Book Review: The Routledge Handbook of Census Resources, Methods and Applications: Unlocking the UK 2011 Census, J. Stillwell (Ed.). Published by Routledge, Taylor & Francis Group, London and New York, 2018. Pages: xxv + 473. Price:£140.00 (Hardback). Print ISBN: 9781472475886. eBook ISBN: 9781315564777
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The UK census of the population and dwellings is a complex undertaking in which the ‘event’ of residents answering a form about individual - or household - specific circumstances on Census night (27 March 2011) represents the culmination of nearly a decade’s planning. Results from the Census are used extensively at all levels of government, by researchers, in private organisations and among NGOs.
In order to realise the potential that socio-demographic data obtained from the Census offers, users should be aware of its provenance, its limitations, and how others have used the data in different settings. Through the publication of The Routledge Handbook of Census Resources, Methods and Applications, John Stillwell has brought together leading population geographers and demographers and created a volume that provides a comprehensive guide to all aspects of the census.
In the age of Big Data, fake news, linkage of administrative data for analyses and social media, it seemed very appropriate that the “who’s who” of population geography and demography in the UK have united to advocate for the Census. The close collaboration between the Offices of National Statistics from the home countries of the UK and the academic community is a model that should be encouraged in other countries.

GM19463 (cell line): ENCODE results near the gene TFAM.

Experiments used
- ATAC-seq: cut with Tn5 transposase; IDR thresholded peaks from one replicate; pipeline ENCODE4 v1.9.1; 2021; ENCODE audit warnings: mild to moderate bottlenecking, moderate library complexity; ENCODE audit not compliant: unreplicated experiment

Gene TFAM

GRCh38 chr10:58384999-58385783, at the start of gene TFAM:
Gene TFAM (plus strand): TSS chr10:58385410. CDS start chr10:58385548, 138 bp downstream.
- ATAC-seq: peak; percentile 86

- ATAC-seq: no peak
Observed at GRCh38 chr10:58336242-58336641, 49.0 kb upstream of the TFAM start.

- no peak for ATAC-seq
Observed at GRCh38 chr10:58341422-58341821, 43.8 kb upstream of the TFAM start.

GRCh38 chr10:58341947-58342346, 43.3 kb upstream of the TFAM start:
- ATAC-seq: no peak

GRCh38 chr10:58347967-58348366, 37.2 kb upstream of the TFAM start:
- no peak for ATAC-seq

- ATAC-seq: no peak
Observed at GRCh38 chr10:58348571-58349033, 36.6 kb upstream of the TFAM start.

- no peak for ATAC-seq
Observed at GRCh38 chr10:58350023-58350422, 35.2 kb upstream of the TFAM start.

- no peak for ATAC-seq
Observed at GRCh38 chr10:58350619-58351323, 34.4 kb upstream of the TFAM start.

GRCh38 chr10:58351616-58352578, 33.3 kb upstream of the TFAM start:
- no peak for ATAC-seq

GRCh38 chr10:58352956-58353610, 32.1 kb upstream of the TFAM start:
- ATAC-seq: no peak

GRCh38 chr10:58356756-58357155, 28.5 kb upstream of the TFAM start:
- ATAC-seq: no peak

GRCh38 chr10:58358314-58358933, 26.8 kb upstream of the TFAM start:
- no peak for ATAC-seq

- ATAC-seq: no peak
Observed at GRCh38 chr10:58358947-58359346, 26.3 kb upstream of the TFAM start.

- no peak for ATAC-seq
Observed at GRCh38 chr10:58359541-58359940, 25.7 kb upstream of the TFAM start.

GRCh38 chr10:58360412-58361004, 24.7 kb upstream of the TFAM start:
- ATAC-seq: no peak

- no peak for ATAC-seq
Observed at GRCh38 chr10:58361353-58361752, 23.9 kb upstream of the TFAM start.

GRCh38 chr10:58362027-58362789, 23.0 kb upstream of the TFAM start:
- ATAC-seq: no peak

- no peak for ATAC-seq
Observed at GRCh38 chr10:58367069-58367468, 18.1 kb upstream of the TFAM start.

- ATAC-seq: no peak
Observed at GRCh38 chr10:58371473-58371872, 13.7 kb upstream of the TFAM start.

One of the impressive aspects of this book is the way in which the Census has embraced technological advances in order to maximise its user-base. These advances range from the use of APIs to enable 3rd party organisations to rapidly use census results, to using visualisation approaches more commonly associated with non-geographic environments. The authors of more technical chapters have done an excellent job at balancing the amount of technical jargon for the experts and prose that is more accessible to readers relatively new to using the Census.
The £140 price tag for the hardcover version is reasonably expensive, however I would encourage census users and libraries around the world to see this as an investment, not as an expense. There is a plethora of intricacies related to the collection and dissemination of the 2011 census which are covered in this Handbook, and there is no doubt that this will become a vital resource for census data users from a wide range of backgrounds, both within the UK and abroad.
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Conflict of Interest
The author has no conflicts of interest to declare.